PQ 9.13 — Am I afraid to express my boundaries? Do I feel they won’t be respected?

a wooden fence that is broken and missing one of its boards. The fence is on a green pasture. There are trees in the distance
Image by Mr. Gray / CC BY

PQ 9.13 — Am I afraid to express my boundaries? Do I feel they won’t be respected?

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Am I Afraid to Express My Boundaries?

These issues are near and dear to my heart. I’m a recovering people pleaser.

As I’ve written about in past articles, it can be a terrifying experience to start asserting yourself. Especially if you’ve spent a long time being a people pleaser. And just going along with what you think other people want from you.

When you start saying, “No, I won’t accept that,” or “I’m sorry, but I need to set this boundary for myself,” it can feel like you’re shouting at the top of your lungs.

And the reality is? People pleasers are invariably surrounded by people who are used to hearing “yes” all the time. Some people will understand your changing into a person who exercises better boundaries with others. But others? Really won’t.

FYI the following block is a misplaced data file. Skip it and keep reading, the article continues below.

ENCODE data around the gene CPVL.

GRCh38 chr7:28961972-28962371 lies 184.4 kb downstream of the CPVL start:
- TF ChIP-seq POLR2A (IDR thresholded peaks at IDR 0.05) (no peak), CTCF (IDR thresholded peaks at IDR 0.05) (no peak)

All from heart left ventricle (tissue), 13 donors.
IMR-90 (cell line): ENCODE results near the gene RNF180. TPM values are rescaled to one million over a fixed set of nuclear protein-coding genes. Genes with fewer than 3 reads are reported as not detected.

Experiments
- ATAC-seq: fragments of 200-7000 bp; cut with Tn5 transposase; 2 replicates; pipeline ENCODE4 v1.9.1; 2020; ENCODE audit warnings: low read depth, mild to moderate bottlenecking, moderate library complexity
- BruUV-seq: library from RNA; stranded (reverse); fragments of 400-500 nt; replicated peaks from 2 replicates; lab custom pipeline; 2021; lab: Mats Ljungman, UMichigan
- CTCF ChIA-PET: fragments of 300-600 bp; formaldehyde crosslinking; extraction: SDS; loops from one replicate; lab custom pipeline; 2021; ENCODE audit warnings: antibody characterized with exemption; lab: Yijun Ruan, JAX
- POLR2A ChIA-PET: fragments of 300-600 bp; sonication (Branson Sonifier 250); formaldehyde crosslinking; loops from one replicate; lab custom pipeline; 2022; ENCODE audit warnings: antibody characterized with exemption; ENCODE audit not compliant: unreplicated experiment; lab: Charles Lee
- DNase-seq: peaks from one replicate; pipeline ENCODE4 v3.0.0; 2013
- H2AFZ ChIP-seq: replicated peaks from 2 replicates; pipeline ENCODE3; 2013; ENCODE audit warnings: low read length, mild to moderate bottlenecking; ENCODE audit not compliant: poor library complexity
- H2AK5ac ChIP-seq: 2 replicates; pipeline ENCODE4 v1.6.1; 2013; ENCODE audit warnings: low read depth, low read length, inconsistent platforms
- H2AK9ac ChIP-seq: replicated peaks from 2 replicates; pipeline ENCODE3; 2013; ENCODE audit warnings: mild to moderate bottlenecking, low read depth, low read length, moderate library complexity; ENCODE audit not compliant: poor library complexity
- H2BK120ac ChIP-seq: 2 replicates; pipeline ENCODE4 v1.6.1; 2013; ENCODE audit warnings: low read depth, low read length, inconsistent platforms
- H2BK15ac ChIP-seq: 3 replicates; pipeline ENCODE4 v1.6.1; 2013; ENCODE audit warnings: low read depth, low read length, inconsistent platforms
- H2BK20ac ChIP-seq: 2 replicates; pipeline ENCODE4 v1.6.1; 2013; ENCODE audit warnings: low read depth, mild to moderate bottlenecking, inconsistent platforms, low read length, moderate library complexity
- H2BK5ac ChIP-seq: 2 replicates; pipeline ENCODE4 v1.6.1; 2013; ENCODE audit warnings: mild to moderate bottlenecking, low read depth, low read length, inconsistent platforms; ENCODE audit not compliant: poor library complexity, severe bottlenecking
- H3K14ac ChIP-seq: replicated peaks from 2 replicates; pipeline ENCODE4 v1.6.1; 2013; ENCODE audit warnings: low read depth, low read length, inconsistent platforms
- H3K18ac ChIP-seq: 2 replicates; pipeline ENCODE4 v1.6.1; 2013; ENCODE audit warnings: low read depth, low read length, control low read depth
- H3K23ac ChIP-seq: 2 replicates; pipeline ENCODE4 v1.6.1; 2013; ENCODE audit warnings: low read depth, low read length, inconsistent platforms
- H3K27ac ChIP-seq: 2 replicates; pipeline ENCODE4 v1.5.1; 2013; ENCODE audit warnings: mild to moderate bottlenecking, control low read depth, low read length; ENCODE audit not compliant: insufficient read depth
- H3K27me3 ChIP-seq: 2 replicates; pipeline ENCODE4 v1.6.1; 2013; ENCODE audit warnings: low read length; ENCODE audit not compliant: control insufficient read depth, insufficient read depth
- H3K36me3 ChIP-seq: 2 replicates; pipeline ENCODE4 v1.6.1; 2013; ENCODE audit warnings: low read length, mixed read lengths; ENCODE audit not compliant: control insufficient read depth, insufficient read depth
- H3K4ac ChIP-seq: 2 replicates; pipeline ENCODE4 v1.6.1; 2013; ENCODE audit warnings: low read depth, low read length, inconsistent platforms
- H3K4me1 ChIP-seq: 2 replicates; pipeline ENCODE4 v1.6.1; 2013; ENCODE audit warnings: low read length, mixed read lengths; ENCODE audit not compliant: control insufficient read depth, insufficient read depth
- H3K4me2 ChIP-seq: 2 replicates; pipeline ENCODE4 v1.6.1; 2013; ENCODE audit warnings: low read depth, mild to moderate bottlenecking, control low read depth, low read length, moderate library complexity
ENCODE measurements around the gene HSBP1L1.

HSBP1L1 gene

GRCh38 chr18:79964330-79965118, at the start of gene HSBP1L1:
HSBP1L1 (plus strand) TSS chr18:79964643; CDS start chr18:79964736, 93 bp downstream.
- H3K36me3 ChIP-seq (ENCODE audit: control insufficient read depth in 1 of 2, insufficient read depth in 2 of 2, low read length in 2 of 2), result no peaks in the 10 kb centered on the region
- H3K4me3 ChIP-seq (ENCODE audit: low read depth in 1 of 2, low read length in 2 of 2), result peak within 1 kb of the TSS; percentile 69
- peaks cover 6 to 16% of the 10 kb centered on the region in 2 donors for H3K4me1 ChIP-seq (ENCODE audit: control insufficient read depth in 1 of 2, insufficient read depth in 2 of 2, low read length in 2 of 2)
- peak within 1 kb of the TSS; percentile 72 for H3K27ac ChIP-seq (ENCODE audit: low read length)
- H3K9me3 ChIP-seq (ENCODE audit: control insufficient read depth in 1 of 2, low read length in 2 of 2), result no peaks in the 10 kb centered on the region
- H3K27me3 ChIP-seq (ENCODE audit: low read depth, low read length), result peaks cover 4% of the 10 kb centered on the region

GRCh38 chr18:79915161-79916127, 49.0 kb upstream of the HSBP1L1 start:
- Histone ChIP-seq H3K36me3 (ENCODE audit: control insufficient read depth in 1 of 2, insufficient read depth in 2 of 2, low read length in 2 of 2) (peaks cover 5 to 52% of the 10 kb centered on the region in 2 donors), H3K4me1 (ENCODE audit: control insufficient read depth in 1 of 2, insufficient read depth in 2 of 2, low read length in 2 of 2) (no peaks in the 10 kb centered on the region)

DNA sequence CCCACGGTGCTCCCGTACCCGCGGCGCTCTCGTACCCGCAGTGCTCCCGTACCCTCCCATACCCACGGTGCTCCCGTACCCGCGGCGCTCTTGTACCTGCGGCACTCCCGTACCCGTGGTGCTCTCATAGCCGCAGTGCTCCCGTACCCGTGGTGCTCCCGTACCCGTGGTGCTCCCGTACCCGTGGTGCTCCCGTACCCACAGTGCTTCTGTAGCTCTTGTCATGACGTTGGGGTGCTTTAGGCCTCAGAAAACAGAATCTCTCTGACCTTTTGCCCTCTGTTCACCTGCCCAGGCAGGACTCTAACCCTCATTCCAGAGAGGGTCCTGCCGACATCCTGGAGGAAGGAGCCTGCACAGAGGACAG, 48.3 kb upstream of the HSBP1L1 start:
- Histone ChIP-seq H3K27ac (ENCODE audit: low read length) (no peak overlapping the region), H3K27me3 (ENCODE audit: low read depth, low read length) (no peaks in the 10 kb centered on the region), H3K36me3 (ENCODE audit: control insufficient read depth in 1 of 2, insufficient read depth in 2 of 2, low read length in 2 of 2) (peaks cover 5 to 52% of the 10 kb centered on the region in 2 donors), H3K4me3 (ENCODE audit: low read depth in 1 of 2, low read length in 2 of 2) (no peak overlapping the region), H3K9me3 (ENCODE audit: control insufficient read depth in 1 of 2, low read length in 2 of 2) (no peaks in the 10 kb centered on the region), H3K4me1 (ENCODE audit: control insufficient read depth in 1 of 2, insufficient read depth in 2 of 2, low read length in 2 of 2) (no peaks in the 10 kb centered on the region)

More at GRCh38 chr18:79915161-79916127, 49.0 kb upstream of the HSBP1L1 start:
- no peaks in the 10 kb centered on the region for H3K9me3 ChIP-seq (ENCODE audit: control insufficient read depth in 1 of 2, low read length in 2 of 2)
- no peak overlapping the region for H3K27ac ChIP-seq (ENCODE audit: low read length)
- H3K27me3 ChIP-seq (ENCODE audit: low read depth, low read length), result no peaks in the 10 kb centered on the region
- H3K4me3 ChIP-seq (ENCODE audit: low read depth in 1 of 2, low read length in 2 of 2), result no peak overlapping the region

For me, it was rather shocking to watch it all unfold. To see who supported this change about me. And those who… well, really freaking didn’t. I couldn’t have predicted who would fall into what category. Because the thing is? People tend to look alike so long as you are saying yes to everything they want from you.

Do I Feel My Boundaries Won’t Be Respected?

Even if you can work up the courage to exercise boundaries with folks, sometimes they won’t respect them. And yes, this can be especially devastating when it was difficult for you to set them in the first place. You conquer your fear and put it out there, only to find… your request is basically ignored.

At that point, you have a couple of options. If it’s the first time or the situation seems like it might be salvageable, one option is having an accountability talk, as a way to try to get them to on the same page. Here’s an article on the best way to have accountability talks, according to researchers.

But if it’s a pattern of repeat behavior and/or they’re rather intransigent, you also have the option to walk away. Because healthy relationships are founded on a mutual respect of one another’s boundaries.

Further Reading

For more information on people pleasing, boundaries, and working towards more direct communication, please see these posts:

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This post is part of a series in which I answer each of the chapter-end questions in More than Two with an essay. For the entire list of questions & answers, please see this indexed list.

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